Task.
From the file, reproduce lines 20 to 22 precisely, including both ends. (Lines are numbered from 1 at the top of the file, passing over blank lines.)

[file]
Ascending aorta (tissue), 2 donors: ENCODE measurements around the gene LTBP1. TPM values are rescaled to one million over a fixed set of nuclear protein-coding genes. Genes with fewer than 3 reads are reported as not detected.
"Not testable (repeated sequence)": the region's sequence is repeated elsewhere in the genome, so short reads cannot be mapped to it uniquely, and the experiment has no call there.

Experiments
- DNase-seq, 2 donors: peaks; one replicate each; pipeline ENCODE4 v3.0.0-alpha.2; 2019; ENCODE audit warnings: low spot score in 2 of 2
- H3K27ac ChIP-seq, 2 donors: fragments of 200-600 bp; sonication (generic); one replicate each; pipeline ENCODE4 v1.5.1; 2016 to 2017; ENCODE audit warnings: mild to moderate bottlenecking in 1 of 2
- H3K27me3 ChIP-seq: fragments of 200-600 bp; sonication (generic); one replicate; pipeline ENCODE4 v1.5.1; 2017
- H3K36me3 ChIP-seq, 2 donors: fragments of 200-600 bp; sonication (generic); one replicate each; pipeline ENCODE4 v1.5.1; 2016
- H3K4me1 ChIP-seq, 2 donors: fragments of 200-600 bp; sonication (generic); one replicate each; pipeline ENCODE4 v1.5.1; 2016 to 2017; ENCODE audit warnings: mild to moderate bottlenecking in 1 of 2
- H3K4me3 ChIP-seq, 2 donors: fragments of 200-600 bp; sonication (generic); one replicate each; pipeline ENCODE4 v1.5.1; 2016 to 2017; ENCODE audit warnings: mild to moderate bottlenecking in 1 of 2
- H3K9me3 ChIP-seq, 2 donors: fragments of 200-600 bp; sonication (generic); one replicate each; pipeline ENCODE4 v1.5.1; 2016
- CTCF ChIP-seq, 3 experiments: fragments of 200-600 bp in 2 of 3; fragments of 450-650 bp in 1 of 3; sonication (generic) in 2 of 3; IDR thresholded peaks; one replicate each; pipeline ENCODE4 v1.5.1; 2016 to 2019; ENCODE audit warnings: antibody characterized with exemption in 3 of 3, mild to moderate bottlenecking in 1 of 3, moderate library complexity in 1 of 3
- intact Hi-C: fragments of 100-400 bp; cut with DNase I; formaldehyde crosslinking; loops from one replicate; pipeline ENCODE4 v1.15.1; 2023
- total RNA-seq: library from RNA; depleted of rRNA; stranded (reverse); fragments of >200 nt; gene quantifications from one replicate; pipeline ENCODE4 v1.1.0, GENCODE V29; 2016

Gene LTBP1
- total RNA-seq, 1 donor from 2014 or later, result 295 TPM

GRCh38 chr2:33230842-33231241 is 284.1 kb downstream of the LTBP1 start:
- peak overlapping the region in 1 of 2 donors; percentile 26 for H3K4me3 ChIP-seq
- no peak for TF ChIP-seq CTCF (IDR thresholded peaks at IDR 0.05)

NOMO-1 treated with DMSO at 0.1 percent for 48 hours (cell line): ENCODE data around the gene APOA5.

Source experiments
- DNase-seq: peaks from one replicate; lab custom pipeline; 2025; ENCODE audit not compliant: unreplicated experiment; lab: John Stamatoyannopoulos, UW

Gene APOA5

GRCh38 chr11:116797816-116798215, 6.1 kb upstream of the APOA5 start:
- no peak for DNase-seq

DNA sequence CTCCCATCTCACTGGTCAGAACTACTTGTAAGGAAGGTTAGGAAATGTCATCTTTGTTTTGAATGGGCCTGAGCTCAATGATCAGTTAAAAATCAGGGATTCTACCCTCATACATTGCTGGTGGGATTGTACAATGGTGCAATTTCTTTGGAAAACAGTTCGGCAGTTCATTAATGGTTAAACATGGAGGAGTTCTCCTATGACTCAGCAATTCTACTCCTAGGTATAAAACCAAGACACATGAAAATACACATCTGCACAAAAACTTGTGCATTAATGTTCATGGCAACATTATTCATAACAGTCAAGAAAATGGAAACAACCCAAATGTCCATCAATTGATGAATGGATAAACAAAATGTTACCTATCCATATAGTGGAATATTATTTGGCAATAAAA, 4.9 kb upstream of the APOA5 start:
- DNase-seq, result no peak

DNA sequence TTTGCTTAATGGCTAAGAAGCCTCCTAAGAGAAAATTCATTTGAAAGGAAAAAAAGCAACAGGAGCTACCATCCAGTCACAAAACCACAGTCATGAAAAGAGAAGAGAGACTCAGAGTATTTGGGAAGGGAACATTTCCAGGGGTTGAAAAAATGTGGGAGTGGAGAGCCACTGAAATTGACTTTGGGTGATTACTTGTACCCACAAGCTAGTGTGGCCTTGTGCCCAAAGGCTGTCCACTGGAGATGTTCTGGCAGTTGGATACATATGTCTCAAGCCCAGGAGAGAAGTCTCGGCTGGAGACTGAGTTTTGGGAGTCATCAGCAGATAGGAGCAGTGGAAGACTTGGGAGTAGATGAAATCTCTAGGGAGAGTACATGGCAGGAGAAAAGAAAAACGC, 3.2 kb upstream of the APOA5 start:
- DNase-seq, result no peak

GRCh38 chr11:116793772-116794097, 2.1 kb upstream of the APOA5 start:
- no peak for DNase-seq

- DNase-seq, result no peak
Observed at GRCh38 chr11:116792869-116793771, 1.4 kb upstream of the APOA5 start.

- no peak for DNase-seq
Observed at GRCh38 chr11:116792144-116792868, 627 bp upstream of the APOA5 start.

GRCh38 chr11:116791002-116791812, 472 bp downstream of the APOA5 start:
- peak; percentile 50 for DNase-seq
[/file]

Source experiments
- DNase-seq: peaks from one replicate; lab custom pipeline; 2025; ENCODE audit not compliant: unreplicated experiment; lab: John Stamatoyannopoulos, UW

Gene APOA5